difference in form without difference in meaning

Joanna Nykiel joanna.nykiel at us.edu.pl
Fri Aug 5 21:36:01 UTC 2011


There is a possible instance of syntactic variation without semantic  
difference. Elliptical constructions (sluicing, Bare Argument  
Ellipsis) may contain either PP or NP remnants in examples such as  
those below:

A: And we’ll compare notes some more.
B: Compare notes, on what?
A: On you, honey-pie. What else?
(Corpus of Contemporary American English)

A: And, somebody told me you read all the Harry Potter books by how old?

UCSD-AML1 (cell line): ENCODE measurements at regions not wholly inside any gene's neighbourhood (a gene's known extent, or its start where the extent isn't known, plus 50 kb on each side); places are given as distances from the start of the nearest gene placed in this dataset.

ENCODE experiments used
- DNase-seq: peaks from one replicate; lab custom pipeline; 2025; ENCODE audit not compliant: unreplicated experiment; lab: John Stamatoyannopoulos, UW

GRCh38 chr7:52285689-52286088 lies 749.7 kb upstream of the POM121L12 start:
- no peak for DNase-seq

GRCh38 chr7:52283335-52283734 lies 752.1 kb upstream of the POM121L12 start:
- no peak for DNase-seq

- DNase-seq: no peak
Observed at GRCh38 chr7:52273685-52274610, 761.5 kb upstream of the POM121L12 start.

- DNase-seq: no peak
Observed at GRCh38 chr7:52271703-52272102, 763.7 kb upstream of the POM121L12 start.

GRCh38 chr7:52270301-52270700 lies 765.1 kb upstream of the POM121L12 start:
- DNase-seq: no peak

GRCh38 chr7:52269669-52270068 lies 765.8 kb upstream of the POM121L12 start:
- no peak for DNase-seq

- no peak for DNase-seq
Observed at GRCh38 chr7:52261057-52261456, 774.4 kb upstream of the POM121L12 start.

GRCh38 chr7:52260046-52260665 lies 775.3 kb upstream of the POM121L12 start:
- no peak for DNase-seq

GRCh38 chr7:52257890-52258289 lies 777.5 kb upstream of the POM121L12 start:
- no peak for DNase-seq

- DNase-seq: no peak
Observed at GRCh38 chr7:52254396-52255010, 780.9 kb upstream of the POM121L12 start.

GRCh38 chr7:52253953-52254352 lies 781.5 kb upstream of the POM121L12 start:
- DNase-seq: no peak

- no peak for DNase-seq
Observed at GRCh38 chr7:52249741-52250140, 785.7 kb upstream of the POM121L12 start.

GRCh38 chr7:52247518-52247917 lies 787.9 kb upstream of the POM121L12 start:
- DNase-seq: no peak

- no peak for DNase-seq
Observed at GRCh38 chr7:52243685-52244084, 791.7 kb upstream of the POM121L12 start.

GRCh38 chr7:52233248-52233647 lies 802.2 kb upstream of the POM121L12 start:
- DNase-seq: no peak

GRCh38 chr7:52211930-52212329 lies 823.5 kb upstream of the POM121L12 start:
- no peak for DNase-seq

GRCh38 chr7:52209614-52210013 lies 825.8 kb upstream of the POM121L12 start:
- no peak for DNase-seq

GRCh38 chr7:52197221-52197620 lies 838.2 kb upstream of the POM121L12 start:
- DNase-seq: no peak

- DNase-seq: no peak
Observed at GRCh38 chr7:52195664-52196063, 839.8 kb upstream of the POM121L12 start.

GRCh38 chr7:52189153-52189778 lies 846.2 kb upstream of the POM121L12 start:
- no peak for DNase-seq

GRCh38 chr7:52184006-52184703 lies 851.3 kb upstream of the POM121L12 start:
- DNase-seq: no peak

B: Four.
A: By four years old. Wow.
(Corpus of Contemporary American English)

"On you, honey-pie" and "What else" occur within a single speaker's  
turn, and "By four years old" is a paraphrase of "Four", suggesting  
genuine variation.
I've been working on a project investigating the distribution of PP  
and NP remnants, and so far haven't found any semantic constraints.

Perhaps another case in point could be the progressive vs. present  
simple tense in Early Modern English.

Joanna Nykiel

Joanna Nykiel
Assistant Professor
English Department
University of Silesia
Grota-Roweckiego 5
Sosnowiec 41-205, Poland
E-mail: joanna.nykiel at us.edu.pl
Homepage: http://uranos.cto.us.edu.pl/~jnykiel/

Uniwersytet ŚlÄ
ski w Katowicach http://www.us.edu.pl

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